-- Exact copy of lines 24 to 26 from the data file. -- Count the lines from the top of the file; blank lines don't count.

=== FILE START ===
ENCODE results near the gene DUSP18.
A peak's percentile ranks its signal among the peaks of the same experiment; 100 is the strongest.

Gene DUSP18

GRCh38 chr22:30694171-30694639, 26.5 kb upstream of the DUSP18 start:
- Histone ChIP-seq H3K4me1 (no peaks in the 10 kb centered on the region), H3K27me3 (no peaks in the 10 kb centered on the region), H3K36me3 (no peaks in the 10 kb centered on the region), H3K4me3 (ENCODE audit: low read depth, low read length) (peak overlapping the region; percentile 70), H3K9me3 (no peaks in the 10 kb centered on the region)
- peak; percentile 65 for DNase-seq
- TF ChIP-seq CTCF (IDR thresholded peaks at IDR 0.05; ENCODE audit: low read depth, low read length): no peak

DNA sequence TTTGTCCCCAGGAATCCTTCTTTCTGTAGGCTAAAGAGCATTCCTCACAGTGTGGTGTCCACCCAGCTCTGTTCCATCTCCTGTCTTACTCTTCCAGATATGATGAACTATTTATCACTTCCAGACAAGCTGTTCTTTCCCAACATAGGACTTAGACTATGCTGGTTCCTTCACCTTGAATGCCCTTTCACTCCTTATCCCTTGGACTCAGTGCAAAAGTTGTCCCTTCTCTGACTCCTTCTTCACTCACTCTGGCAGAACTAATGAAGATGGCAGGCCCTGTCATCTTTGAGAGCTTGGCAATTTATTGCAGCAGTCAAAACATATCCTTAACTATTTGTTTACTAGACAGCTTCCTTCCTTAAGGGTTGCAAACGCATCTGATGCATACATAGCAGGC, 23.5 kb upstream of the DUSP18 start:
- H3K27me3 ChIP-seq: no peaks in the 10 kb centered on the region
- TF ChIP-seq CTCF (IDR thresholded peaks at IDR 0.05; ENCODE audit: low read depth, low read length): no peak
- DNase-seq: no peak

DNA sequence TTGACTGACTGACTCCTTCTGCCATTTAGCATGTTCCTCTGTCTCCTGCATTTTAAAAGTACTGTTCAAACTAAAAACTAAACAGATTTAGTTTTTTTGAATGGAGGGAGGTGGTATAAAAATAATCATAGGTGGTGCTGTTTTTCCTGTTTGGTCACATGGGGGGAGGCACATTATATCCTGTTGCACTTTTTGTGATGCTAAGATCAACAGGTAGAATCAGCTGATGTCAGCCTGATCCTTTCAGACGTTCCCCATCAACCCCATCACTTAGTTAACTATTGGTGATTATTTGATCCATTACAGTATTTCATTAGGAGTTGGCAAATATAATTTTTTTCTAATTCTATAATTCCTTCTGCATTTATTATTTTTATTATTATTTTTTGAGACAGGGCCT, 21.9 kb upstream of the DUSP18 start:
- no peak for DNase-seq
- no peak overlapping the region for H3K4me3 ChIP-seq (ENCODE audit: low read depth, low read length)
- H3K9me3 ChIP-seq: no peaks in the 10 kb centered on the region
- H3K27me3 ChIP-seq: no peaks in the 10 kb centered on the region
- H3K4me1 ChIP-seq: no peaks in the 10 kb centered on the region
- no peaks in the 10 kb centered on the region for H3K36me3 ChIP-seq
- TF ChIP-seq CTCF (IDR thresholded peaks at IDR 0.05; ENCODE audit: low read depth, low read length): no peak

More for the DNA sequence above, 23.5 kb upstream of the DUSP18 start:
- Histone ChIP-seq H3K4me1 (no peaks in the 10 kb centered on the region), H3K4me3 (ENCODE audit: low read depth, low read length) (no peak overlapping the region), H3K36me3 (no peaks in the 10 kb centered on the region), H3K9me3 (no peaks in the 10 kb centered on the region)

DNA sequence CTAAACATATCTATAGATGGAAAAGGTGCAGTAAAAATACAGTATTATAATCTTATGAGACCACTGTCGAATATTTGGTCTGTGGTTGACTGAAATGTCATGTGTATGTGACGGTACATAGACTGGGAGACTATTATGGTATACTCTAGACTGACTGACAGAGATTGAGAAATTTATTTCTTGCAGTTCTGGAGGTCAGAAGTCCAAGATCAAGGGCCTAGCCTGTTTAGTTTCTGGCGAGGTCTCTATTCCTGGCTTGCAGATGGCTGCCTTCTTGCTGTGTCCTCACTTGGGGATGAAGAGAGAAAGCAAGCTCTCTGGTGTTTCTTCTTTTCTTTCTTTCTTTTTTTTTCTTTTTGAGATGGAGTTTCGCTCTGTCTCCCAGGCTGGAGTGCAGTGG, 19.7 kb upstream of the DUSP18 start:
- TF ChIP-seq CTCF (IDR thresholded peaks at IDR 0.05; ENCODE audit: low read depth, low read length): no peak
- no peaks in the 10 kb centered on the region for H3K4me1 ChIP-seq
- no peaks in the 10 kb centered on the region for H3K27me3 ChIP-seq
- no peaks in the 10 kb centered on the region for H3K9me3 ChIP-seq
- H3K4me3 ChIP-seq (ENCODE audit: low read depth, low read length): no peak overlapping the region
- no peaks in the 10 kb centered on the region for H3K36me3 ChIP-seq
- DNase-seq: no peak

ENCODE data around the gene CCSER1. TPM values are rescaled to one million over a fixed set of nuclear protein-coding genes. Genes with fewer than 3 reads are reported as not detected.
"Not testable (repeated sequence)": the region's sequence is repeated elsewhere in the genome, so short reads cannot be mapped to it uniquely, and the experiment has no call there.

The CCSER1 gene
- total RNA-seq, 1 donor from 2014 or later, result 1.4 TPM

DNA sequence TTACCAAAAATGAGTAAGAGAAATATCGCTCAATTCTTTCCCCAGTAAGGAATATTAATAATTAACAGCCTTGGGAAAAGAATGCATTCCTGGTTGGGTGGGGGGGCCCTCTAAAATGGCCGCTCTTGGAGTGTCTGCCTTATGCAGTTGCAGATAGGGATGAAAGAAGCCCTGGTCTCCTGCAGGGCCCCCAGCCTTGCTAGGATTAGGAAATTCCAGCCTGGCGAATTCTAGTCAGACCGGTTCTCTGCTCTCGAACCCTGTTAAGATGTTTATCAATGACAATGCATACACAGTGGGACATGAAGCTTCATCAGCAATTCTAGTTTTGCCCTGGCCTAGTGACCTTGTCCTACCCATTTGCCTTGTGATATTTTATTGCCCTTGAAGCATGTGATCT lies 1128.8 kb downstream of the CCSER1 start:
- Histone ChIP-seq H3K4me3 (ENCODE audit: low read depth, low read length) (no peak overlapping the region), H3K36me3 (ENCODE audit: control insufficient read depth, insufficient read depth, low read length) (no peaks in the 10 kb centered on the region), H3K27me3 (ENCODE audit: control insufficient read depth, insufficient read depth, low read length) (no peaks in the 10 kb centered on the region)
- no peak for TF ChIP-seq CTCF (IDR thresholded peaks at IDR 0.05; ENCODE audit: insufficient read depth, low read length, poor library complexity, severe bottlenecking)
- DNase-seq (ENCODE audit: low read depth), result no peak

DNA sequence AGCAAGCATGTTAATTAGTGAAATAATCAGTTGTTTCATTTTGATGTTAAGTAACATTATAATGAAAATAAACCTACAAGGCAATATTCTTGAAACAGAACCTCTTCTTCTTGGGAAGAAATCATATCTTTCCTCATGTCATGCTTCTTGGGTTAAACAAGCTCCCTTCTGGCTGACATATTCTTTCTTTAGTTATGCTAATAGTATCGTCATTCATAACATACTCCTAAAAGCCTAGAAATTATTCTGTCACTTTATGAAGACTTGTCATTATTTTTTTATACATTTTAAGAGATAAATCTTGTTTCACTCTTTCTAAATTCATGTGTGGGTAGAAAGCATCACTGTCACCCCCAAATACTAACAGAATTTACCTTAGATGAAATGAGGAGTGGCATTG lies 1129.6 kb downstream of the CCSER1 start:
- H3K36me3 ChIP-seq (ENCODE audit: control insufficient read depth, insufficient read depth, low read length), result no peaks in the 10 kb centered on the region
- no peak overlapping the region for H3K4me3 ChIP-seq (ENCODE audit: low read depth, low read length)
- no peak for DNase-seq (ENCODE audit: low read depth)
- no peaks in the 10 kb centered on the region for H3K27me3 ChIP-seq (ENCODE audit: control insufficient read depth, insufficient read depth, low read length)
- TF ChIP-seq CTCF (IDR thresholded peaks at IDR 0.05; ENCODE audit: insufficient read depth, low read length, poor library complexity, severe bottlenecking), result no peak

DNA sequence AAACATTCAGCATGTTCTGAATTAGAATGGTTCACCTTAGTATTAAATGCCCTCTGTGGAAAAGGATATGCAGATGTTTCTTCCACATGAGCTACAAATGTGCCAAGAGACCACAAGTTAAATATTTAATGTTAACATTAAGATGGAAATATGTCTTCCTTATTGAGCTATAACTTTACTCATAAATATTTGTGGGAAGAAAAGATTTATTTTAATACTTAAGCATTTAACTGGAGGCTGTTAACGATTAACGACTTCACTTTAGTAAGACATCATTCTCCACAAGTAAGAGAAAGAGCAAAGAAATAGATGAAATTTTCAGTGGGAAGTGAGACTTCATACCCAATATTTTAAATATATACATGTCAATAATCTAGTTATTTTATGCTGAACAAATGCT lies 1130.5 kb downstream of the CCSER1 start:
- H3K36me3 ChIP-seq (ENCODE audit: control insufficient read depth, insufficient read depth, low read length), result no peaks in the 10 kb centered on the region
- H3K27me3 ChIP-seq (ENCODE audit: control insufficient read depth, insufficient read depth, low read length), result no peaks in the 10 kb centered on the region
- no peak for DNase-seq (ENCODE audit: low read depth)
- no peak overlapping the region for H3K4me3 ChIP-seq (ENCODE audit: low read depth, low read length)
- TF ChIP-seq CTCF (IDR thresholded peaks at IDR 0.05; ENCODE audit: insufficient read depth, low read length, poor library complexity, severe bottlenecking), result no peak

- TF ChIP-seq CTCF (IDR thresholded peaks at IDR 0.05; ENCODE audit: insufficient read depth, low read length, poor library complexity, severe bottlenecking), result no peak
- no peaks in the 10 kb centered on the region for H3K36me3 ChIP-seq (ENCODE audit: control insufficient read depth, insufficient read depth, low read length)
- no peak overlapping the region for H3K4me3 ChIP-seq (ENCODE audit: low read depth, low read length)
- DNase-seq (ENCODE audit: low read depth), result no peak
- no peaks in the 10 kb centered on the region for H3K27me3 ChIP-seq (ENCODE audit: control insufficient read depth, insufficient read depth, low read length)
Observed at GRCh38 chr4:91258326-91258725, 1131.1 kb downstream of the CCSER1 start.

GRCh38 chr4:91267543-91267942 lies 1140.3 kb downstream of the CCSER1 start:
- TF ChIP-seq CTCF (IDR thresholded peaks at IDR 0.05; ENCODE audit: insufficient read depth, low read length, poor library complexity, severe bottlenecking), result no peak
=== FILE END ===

- no peaks in the 10 kb centered on the region for H3K4me1 ChIP-seq
- no peaks in the 10 kb centered on the region for H3K27me3 ChIP-seq
- no peaks in the 10 kb centered on the region for H3K9me3 ChIP-seq